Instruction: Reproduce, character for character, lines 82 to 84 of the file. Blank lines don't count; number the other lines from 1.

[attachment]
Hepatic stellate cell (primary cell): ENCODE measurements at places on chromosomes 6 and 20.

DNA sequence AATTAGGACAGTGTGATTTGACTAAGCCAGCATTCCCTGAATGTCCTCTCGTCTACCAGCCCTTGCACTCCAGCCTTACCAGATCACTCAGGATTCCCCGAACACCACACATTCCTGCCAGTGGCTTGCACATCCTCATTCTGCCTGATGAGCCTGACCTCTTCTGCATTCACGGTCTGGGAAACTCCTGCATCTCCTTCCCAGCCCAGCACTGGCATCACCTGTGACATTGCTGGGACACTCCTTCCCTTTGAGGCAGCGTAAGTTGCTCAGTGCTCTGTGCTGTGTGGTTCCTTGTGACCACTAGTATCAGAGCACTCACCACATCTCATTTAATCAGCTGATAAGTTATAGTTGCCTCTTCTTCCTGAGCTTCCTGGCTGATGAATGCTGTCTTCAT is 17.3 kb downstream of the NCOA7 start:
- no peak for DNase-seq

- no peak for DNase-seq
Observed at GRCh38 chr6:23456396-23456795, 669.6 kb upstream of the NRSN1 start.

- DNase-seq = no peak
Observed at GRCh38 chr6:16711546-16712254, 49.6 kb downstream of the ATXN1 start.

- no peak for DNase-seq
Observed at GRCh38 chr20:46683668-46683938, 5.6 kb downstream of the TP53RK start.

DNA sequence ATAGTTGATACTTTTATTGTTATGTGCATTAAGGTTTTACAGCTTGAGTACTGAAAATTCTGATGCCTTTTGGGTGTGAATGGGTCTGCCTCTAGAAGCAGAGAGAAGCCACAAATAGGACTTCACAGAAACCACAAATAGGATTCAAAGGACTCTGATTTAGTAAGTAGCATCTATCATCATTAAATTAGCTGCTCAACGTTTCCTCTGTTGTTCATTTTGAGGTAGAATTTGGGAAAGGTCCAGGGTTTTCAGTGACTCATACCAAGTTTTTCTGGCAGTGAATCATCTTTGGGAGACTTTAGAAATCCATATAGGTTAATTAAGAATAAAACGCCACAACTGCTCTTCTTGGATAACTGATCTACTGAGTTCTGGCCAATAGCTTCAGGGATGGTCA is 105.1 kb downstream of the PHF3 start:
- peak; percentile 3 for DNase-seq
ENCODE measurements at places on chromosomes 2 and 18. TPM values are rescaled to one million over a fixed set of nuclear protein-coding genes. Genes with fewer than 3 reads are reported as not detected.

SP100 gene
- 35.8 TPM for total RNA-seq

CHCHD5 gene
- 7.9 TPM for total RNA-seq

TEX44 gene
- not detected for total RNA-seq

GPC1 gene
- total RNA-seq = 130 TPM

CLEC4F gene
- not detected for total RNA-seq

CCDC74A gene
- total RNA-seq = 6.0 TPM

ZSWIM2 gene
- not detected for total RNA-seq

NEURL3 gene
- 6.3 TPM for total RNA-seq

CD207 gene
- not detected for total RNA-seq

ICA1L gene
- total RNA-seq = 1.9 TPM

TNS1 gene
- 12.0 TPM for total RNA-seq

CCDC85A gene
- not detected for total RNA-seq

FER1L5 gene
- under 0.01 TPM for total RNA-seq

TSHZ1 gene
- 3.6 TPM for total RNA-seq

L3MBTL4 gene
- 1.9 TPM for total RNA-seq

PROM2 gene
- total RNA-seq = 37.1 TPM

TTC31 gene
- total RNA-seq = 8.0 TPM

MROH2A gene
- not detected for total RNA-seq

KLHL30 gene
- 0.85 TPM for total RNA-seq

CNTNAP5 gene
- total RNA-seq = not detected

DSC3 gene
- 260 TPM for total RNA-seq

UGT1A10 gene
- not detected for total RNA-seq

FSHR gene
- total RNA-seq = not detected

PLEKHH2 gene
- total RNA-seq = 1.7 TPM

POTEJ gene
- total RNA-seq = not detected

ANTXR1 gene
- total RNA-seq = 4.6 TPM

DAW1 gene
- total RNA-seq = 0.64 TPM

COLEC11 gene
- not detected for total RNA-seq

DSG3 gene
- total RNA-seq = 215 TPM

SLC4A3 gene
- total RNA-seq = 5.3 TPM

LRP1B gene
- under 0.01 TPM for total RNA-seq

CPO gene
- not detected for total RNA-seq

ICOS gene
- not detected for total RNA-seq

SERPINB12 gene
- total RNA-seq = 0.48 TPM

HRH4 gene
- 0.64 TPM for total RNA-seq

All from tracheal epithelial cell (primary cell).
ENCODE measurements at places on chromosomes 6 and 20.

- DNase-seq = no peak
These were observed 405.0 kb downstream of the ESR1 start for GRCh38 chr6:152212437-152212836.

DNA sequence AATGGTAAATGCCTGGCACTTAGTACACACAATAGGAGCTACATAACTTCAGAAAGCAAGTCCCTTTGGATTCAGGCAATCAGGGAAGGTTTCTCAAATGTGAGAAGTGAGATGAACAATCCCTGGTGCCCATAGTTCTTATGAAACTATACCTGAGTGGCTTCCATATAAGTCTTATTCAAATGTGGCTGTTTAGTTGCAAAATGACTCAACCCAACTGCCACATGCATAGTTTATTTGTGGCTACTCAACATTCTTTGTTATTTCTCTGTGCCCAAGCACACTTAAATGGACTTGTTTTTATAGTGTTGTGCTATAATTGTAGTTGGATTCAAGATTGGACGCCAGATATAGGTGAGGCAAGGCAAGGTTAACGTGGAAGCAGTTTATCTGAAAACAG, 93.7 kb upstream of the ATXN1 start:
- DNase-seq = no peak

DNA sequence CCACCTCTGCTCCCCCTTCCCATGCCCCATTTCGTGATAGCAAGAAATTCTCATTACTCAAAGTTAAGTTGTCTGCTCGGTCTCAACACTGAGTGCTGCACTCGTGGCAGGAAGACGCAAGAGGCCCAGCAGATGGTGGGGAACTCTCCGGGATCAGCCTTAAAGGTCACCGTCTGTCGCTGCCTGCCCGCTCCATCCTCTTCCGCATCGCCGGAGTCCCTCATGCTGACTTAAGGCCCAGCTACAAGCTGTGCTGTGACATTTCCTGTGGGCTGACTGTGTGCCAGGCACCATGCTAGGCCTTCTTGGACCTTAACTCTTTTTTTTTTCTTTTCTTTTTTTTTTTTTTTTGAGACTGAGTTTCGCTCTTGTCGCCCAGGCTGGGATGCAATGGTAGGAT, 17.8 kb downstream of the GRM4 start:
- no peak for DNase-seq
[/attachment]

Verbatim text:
- 0.64 TPM for total RNA-seq

All from tracheal epithelial cell (primary cell).
ENCODE measurements at places on chromosomes 6 and 20.